11:35 talked about so this is where you would

11:37 create an issue

11:38 this is where you could mark it as fixed

11:40 so where you would snooze it

11:42 ignore it so let's say that we've just

11:45 shipped a fix for this and we don't

11:47 expect to see it in a future version of

11:49 the software anymore

11:50 then the next step would be to mark this

11:53 as fixed

11:55 here it's prompting us to add a comment

11:57 about why we think this has been

11:59 fixed and we can say something to the

12:01 effect of

12:03 fixed in last release mark is fixed

12:07 there you go now you can see that it's

12:08 fixed

12:10 and if we go to the comment and activity

12:12 view we can see

12:14 that this was fixed and here's my

12:16 comment explaining why

12:19 so you start your triaging workflow with

12:21 your four review errors

12:23 now your goal should be to get that

12:25 total number of four review errors down

12:27 to zero

12:28 on a regular basis and what it means

12:30 when you do that when you achieve bug

12:32 snag inbox zero

12:33 it means that all of your critical bugs

12:35 have been addressed and for any lower

12:37 priority

12:38 bugs you've determined the criteria at

12:40 which point you will take further action

12:42 on them in the future

12:46 a common question we get at this point

12:48 is when will bugs

12:50 ever go back into the for review state

12:52 and there are a few

12:53 key situations where this will happen

12:56 the obvious one is

12:57 newly introduced bugs bugs that bug

12:59 snake has never seen before

13:01 will continue to go in the for review

13:02 state for you to triage

13:04 but also any previously snoozed

13:07 bugs that have exceeded their previous

13:09 news thresholds will also go back into

13:11 the for review state

13:13 and any bugs that you've marked as fixed

13:14 that have happened in a new version of

13:16 your software

13:17 will also return to the for review state

13:20 and the reason for this is that

13:21 even though you've looked at these bugs

13:23 in the past now

13:24 their context has changed they've begun

13:27 to happen more frequently

13:29 or they've happened in a version of your

13:31 software where you're not expecting them

13:32 to happen and so in all of these cases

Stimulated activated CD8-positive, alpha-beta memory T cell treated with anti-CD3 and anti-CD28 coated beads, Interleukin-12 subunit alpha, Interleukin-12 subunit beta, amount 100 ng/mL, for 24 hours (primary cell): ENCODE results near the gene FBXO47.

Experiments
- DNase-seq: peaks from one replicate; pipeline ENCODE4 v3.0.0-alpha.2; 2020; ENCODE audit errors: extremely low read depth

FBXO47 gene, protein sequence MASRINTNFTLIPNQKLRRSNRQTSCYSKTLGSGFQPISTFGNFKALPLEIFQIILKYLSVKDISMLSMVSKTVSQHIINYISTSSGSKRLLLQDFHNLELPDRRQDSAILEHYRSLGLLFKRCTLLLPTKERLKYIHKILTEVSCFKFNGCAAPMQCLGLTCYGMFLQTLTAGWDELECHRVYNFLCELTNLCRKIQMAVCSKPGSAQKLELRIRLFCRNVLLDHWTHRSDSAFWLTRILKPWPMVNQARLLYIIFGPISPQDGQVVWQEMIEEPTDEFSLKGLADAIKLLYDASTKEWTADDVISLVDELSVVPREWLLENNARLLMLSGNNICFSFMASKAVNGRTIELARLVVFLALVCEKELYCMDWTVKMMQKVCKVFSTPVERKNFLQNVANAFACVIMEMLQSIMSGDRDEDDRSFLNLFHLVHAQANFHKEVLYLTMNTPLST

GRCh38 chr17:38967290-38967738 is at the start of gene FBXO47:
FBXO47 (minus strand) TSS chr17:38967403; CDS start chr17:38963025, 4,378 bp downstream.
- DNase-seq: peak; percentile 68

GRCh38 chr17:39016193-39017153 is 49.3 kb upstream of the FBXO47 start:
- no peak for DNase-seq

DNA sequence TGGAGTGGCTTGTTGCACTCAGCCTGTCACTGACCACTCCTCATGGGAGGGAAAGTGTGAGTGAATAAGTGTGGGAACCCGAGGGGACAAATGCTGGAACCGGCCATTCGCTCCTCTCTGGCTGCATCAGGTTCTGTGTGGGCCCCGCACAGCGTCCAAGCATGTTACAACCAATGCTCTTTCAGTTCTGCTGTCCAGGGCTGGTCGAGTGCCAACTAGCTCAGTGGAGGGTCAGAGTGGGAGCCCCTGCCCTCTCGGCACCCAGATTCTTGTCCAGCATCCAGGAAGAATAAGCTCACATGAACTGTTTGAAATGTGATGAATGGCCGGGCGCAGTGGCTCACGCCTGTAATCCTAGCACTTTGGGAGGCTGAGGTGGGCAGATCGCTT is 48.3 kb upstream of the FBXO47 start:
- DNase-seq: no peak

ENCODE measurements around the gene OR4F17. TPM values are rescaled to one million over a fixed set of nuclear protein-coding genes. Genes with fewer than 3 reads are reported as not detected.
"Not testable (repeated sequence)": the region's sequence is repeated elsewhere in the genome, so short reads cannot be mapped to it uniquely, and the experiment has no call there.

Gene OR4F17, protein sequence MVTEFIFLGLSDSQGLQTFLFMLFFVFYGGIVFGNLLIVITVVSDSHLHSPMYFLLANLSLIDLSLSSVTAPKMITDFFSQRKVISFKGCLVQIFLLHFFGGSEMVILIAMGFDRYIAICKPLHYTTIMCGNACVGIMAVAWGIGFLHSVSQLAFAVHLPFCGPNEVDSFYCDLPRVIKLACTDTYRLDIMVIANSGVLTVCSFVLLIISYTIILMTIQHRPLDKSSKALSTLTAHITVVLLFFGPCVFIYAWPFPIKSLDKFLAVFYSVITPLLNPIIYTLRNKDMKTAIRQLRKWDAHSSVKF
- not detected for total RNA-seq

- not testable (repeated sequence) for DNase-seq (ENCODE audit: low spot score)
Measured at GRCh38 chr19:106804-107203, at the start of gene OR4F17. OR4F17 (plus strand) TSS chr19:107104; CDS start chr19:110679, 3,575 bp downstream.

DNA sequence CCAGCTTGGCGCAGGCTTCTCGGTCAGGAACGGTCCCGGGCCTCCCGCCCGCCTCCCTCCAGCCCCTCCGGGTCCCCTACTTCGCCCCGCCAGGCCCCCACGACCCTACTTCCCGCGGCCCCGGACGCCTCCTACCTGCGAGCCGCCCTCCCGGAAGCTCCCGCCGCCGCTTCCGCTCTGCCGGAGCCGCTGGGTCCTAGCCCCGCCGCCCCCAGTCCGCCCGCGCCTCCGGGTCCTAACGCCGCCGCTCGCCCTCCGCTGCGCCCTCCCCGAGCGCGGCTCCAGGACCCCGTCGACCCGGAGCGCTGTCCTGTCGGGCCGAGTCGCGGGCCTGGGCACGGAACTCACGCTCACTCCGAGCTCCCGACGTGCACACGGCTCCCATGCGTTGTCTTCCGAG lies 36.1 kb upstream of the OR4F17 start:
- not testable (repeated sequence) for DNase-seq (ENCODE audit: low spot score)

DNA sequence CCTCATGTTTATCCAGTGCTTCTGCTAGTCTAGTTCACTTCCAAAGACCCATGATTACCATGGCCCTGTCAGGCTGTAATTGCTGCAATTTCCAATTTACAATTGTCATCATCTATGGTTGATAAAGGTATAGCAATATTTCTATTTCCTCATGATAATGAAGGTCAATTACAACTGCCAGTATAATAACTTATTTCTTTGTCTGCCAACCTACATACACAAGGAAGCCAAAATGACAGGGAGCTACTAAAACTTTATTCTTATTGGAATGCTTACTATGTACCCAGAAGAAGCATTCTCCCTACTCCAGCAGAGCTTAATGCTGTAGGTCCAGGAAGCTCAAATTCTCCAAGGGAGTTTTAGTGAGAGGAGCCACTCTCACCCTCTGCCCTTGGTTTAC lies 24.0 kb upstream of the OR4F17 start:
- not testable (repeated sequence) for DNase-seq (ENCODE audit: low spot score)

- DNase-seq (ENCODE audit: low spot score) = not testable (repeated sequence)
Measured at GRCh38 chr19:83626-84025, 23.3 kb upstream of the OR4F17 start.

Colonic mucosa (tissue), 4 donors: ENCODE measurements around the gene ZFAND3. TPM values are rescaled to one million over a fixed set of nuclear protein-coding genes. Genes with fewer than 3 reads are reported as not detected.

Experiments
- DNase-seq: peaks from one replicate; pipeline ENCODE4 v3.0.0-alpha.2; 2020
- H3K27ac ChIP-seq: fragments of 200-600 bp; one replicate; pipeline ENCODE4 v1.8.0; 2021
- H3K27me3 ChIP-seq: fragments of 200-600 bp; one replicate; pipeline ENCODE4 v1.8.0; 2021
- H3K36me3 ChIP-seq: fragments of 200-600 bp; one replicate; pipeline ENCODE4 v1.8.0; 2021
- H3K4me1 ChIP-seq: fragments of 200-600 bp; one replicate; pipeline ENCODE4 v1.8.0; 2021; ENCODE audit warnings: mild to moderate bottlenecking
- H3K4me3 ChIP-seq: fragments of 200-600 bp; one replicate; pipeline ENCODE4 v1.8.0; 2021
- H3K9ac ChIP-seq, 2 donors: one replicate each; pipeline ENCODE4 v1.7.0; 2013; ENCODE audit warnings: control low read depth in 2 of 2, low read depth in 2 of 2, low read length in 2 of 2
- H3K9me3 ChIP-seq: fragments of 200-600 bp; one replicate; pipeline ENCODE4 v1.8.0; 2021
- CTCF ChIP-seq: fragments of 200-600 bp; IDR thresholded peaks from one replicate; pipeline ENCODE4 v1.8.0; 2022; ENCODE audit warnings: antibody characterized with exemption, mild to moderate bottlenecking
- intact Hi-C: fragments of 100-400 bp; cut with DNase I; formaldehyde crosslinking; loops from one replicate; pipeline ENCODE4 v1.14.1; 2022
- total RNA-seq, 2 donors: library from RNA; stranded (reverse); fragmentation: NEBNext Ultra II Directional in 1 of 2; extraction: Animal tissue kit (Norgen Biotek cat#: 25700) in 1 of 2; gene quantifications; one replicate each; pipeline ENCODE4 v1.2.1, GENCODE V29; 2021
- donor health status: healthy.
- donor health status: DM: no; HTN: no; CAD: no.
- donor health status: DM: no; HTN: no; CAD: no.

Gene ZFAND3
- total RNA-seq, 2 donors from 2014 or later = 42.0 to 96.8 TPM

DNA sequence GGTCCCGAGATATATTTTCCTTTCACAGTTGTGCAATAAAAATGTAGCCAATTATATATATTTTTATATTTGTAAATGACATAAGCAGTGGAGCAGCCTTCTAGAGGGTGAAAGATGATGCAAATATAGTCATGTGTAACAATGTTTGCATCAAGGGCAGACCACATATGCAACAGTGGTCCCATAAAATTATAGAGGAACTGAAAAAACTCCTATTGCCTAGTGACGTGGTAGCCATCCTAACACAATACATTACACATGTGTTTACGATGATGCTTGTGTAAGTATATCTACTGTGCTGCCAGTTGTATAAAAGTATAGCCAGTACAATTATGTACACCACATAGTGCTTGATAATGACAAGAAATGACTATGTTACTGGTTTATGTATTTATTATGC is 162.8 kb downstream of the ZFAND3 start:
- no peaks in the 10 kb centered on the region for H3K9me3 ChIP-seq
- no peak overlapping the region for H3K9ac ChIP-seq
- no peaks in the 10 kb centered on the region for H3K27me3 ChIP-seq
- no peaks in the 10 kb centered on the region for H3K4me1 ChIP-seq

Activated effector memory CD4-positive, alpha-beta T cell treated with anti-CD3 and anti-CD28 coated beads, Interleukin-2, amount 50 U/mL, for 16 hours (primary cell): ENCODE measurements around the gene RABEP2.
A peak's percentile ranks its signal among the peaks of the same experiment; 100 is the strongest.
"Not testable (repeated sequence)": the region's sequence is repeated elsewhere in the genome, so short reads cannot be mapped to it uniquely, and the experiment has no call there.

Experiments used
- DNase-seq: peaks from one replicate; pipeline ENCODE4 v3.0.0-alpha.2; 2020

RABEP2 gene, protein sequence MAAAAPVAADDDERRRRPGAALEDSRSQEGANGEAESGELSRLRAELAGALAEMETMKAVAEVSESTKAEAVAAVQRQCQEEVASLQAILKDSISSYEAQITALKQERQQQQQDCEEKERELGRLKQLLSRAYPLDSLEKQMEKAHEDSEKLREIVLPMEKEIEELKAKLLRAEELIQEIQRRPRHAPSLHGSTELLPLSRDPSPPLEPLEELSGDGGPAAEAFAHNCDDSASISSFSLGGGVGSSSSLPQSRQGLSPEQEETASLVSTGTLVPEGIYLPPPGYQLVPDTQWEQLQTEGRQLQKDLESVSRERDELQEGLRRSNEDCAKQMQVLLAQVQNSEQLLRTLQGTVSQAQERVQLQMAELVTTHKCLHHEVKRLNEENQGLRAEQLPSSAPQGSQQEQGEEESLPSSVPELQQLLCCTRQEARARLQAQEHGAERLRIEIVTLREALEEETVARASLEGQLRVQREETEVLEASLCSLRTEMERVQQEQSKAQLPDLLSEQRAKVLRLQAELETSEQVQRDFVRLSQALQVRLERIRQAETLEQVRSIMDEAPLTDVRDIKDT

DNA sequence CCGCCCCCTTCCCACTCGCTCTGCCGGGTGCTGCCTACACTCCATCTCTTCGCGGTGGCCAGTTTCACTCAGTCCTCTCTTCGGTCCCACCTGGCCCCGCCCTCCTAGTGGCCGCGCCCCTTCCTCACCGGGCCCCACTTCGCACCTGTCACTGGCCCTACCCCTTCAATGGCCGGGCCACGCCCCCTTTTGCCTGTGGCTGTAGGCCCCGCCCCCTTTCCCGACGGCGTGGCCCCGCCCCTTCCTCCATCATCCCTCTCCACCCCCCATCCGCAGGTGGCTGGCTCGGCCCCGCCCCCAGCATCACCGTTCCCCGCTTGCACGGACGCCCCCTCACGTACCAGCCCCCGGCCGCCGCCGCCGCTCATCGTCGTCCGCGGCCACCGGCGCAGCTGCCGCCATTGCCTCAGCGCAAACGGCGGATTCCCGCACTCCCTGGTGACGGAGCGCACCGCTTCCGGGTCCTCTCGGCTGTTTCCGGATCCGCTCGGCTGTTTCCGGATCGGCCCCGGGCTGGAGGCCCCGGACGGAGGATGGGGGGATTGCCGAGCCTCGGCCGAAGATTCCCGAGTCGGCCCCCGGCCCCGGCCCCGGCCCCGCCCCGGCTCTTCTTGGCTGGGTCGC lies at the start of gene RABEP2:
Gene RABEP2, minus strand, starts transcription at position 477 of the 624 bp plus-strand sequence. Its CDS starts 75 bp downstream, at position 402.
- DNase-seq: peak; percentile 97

13:35 these are things that you want to be

13:36 looking at to be determining their

13:37 current impact

13:38 and whether you need to take some new

13:40 action based on this new information

13:43 so why aim for bug snag inbox zero well

13:46 first and foremost if you're regularly

13:48 getting your inbox down to

13:50 around zero errors for review it means

13:52 that when new errors do come in

13:54 to be reviewed your team can be more

13:56 efficient with their attention

13:58 because if you consider the case where

14:00 you're not getting anywhere close to

14:01 inbox

14:02 hero when someone comes in to do

14:03 periodic review they may have to sift

14:05 through

14:06 several errors that have been given

14:08 varying degrees of review

14:10 already but that's not necessarily clear

14:13 because a workflow action hasn't been

14:14 taken on those errors appropriately

14:17 so if you are getting to inbox hero

14:18 regularly it means that

14:20 the errors that your team looks at

14:21 during the triaging workflow are only

14:23 those errors that need to be considered

14:25 in their current context

14:28 the other thing about getting close to

14:30 inbox zero or hitting inbox zero on a

14:32 daily basis

14:33 is that it increases the likelihood that

14:34 your team is going to be engaged

14:36 with the periodic triaging process

14:38 because the lower that number is that's

14:40 for review the closer to zero

14:42 the more likely people are to want to

14:44 get that down to zero you know you

14:46 consider the case of 1000 errors to

14:49 review versus five errors to review

14:52 one is much more inviting than the other

14:54 as far as

14:55 you know someone on the team wanting to

14:56 go in and do the necessary work to get

14:58 those errors triaged

14:59 so try to hit inbox zero every day it's

15:02 going to make your team more engaged

15:03 it's going to allow them to spend time

15:05 in bug snag

15:10 efficiently

15:19 you